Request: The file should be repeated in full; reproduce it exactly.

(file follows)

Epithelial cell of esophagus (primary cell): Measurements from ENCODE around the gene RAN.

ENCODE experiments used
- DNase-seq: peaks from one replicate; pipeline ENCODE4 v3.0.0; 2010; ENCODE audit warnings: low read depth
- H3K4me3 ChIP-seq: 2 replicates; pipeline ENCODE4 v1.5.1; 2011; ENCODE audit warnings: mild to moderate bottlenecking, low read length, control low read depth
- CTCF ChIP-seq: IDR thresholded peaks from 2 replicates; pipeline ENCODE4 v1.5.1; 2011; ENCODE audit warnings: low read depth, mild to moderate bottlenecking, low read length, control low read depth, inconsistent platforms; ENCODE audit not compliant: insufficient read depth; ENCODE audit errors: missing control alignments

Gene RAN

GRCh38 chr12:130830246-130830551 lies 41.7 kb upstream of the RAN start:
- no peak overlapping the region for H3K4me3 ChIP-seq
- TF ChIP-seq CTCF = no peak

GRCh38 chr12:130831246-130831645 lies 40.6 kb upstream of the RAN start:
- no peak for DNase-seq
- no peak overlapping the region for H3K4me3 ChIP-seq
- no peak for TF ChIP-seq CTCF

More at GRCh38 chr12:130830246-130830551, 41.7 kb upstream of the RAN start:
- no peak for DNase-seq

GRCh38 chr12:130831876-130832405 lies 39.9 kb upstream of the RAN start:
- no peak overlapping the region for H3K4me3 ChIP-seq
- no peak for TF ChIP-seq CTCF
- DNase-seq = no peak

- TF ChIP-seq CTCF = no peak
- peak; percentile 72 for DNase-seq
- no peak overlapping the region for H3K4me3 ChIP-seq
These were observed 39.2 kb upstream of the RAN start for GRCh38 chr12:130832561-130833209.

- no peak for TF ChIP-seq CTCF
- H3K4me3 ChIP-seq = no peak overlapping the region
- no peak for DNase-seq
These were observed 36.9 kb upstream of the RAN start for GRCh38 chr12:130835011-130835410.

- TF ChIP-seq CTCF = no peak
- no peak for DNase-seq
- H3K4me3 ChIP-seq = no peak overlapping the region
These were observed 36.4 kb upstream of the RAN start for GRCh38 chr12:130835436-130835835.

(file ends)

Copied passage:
Epithelial cell of esophagus (primary cell): Measurements from ENCODE around the gene RAN.

ENCODE experiments used
- DNase-seq: peaks from one replicate; pipeline ENCODE4 v3.0.0; 2010; ENCODE audit warnings: low read depth
- H3K4me3 ChIP-seq: 2 replicates; pipeline ENCODE4 v1.5.1; 2011; ENCODE audit warnings: mild to moderate bottlenecking, low read length, control low read depth
- CTCF ChIP-seq: IDR thresholded peaks from 2 replicates; pipeline ENCODE4 v1.5.1; 2011; ENCODE audit warnings: low read depth, mild to moderate bottlenecking, low read length, control low read depth, inconsistent platforms; ENCODE audit not compliant: insufficient read depth; ENCODE audit errors: missing control alignments

Gene RAN

GRCh38 chr12:130830246-130830551 lies 41.7 kb upstream of the RAN start:
- no peak overlapping the region for H3K4me3 ChIP-seq
- TF ChIP-seq CTCF = no peak

GRCh38 chr12:130831246-130831645 lies 40.6 kb upstream of the RAN start:
- no peak for DNase-seq
- no peak overlapping the region for H3K4me3 ChIP-seq
- no peak for TF ChIP-seq CTCF

More at GRCh38 chr12:130830246-130830551, 41.7 kb upstream of the RAN start:
- no peak for DNase-seq

GRCh38 chr12:130831876-130832405 lies 39.9 kb upstream of the RAN start:
- no peak overlapping the region for H3K4me3 ChIP-seq
- no peak for TF ChIP-seq CTCF
- DNase-seq = no peak

- TF ChIP-seq CTCF = no peak
- peak; percentile 72 for DNase-seq
- no peak overlapping the region for H3K4me3 ChIP-seq
These were observed 39.2 kb upstream of the RAN start for GRCh38 chr12:130832561-130833209.

- no peak for TF ChIP-seq CTCF
- H3K4me3 ChIP-seq = no peak overlapping the region
- no peak for DNase-seq
These were observed 36.9 kb upstream of the RAN start for GRCh38 chr12:130835011-130835410.

- TF ChIP-seq CTCF = no peak
- no peak for DNase-seq
- H3K4me3 ChIP-seq = no peak overlapping the region
These were observed 36.4 kb upstream of the RAN start for GRCh38 chr12:130835436-130835835.